What is Rictus?
I had almost forgotten the meaning of the word “rictus,” which I learned some three decades ago, at Okwawu-Nkwatia’s St. Peter’s Secondary School (PERSCO), until the patently retching and outright unsightly picture of what clearly appeared to be a human face with a wide-open mouth charged at me on the website of leading Ghanaian radio station MyJoyOnline.com. Moments like this particular one, which came with the caption of “The World’s Widest Mouth” (10/29/10), sobers me into confronting the grim reality of humans as a bona fide part of the proverbial “Animal Kingdom,” of the kind which Kofi Jakpasu rapturously instructed us at PERSCO. Interestingly, it is not his remarkable flair as a Biology teacher that has etched the man’s name almost indelibly into my mnemonic bank, but a clearly snarky remark that he once made in class, regarding the conjugal protocol of the Akan. In essence, Kofi Jakpasu had risibly convinced himself that the conjugal rule among the Akan verged on the outright incestuous. He had uttered something to the following effect: “You people have a lot of physical diseases because unlike us, Ewes, you prefer to marry your first cousins and other close relatives.” Naturally, some of my classmates thought that such remark smacked of insufferable arrogance of a bewildering kind. More so, because those of us who hailed from families with several Ewe farm-keepers and laborers had witnessed on more than several occasions, how “our Ewes” almost hermetically “conjugated” among themselves. Not long before, for instance, one of the Ahiabor girls who lived on my late great-grandfather’s estate at Akyem-Asiakwa, had been married off to a man freshly “imported” from Eweland scarcely after she graduated the tenth grade or form four. We had all been of the quite plausible view that she would marry a recently deceased cousin of mine who had been dating Victoria for quite awhile. What made the situation rather embarrassing for me, though, was the fact that Victoria’s immediate younger brother, Clement, was a classmate and my friend. On several occasions when I would accompany my mulatto uncle, Wofa Yaw Broni Nketia, to the farm, on our return home from the farm, which was a little over a mile from the Ahiabor hamlet, we would break for a meal voluntarily and specially prepared for us by Victoria, on the express instruction of her father, Togbui “Redface” Ahiabor. The latter, as also almost all his five or six children, was a brown-skinned man and a few shades darker than my half-Austrian uncle. I highlight this fact because both Togbui Ahiabor and Wofa Yaw Broni appeared to harbor a remarkable affinity for one another, obviously because they seemed to recognize in their unusually light complexions a sort of kinship which transcended the fact of one’s being Akan and the other Ewe. Back then, as I vividly recall, the basic notion of us all being Africans with a common destiny did not seem to hold much capital, President Nkrumah’s purportedly trenchant pan-Africanist agenda notwithstanding. In sum, for Wofa Yaw Broni Nketia and Togbui “Redface” Ahiabor, it appeared that whatever they both had by way of Europe was more coherent than that which Africa provided. And, perhaps, such irony was all the more to be expected. What with a seemingly perennial cross-cultural rhetoric that invariably verged on incrimination and recrimination. If, indeed, the Ewe thought of the Akan in terms of privilege and exploitation, then, of course, it perfectly stood to reason for us Akan, in turn, to envisage the Ewe as a people perpetually on the prowl to seize, albeit diplomatically, and then obdurately claim as their own. Anyway, the meals, such as Victoria prepared for us, consisted of boiled cassava, plantains and cocoyams, severally or collectively, with cocoyam-leaf stew and salted fish to smoothen it down. Sometimes it would be tomato-and-hot-pepper stew with palm-oil and salted fish or imported sardines in oil. Victoria was undoubtedly a great cook, though one also had the feeling that being famished contributed no less to ensure that Victoria would be reckoned among the vanguard ranks of great cooks. On another level, however, it appears that Togbui “Redface” Ahiabor and Wofa Yaw Broni Nketia got along exceptionally well because my mulatto uncle spoke Ewe with a modicum of fluency – even eloquence – that made even native Ewe speakers doubt his claim to have picked up that remarkably difficult language as a full-fledged adult. Clement Ahiabor, my friend and classmate and Victoria’s younger brother, even sneered the very first time that I introduced Wofa Yaw Broni Nketia to him as my maternal uncle. “You damn liar, Kwame. How could this half-white man be your uncle?” Clement had winced. It would not be until my uncle introduced me to Togbui “Redface” Ahiabor as his nephew, in the Ewe language, that my classmate accepted the same. Anyway, when I first saw the picture of a man with the gaping mouth of a whale and the rather sensational caption of “The World’s Widest Mouth,” my gut reaction was to question the taste of any editor who would publish such an offensively visceral display of any aspect of the human anatomy, and especially a wide-open mouth. The first impression, to me, that Mr. Francisco Domingo Joaquim’s buccal-cavity display inspired in the critical observer’s mind’s eye was the mouth of a frog, which was why I scurried to the lavatory retching. Fortunately, my last meal had been had nearly five or six hours before; and so nothing but a slight streak of phlegm-flavored saliva jetted out. The article itself was rather brief and poignant. “Francisco Domingo Joaquim, 20 – a.k.a. the Angolan Jaw of Awe – can fit a 330ml can of pop [soda] into his mouth – sideways. ¶ He can stretch his mouth more than six-and-a-half inches wide, and recently put his skills to the test at the Big Mouth Competition in Rome.” Something more refreshing from Angola this time around, however disgustingly bizarre, besides the usual tired fare of war and mayhem and amputees and child witchcraft suspects being punitively crushed like half-boiled tomatoes meant for a pot of soup. Yes, something more refreshing for the Guiness Book of World Records; and “a dream come true,” indeed, for Mr. Francisco Domingo Joaquim.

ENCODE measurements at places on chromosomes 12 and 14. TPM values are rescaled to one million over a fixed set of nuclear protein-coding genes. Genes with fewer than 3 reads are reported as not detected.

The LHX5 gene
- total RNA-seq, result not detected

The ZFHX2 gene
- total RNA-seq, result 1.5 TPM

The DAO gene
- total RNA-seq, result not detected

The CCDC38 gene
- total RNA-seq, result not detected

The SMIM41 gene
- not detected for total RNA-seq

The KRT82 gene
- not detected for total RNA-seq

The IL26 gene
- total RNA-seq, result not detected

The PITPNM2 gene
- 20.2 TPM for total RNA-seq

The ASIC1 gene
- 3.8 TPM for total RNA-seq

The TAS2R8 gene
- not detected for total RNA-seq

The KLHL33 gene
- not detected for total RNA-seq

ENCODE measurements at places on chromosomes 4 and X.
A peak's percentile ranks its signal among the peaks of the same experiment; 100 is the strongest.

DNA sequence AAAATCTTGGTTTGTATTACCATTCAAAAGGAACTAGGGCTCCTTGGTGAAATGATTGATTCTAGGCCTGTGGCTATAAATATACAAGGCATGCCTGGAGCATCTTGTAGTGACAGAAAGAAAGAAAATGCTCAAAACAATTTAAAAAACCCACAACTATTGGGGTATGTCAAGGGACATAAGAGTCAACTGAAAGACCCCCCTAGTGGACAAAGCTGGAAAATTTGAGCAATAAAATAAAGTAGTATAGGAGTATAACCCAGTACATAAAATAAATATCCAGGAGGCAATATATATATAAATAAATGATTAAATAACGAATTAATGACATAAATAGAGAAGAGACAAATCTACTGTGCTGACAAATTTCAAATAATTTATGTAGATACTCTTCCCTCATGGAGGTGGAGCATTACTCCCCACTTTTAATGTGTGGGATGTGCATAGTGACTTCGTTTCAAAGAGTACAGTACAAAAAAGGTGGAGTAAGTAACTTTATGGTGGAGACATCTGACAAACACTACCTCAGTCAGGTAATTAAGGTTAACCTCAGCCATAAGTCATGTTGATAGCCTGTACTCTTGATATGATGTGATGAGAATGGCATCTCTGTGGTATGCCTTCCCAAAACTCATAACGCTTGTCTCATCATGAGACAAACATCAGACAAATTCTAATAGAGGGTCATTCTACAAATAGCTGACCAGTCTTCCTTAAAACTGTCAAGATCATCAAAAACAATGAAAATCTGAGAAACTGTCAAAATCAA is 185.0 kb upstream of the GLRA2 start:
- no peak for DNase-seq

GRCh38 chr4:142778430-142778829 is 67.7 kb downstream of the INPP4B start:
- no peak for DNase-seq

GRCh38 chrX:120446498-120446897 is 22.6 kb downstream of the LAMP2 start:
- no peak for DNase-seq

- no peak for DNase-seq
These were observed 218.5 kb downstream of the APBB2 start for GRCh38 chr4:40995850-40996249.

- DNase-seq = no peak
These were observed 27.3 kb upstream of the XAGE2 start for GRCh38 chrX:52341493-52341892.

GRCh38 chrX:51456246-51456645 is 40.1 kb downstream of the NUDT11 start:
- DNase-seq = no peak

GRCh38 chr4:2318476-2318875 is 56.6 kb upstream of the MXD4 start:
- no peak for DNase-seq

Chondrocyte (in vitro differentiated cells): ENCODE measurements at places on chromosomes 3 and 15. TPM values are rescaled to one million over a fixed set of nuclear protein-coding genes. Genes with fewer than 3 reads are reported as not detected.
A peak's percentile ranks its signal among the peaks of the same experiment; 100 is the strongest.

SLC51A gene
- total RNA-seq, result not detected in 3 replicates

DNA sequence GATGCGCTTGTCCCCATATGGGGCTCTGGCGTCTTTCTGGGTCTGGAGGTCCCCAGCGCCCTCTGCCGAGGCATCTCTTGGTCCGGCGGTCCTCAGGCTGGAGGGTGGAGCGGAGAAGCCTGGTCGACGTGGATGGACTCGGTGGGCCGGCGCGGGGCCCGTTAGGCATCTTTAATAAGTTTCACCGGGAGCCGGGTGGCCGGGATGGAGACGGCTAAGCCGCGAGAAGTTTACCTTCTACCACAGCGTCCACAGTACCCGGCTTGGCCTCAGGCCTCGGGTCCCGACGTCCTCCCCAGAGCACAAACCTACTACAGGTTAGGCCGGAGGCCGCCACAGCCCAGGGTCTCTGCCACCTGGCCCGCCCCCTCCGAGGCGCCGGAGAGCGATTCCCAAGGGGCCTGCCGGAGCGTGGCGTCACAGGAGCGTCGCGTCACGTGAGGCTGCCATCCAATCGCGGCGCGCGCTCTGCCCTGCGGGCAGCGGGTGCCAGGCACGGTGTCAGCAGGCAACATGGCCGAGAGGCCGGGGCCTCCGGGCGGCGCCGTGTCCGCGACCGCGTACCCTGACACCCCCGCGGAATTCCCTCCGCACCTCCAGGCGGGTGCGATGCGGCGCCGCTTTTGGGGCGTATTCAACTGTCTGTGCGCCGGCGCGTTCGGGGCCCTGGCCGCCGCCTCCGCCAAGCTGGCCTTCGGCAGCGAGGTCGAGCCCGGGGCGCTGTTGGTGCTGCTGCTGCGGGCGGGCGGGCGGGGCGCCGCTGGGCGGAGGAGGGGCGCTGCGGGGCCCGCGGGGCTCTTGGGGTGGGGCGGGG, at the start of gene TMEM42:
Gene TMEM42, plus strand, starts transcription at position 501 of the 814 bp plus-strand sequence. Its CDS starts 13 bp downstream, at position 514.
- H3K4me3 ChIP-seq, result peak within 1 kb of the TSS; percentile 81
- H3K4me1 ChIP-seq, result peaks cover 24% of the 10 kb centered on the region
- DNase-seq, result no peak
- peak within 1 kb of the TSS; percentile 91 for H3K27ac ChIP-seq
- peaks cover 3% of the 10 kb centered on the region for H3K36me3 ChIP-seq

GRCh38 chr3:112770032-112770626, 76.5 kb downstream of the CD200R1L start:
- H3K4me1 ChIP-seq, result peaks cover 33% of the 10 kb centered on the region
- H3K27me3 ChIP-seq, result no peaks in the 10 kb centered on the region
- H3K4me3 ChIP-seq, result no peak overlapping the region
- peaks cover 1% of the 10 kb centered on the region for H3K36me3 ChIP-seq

Source: Kwame Okoampa-Ahoofe, Jr., Ph.D.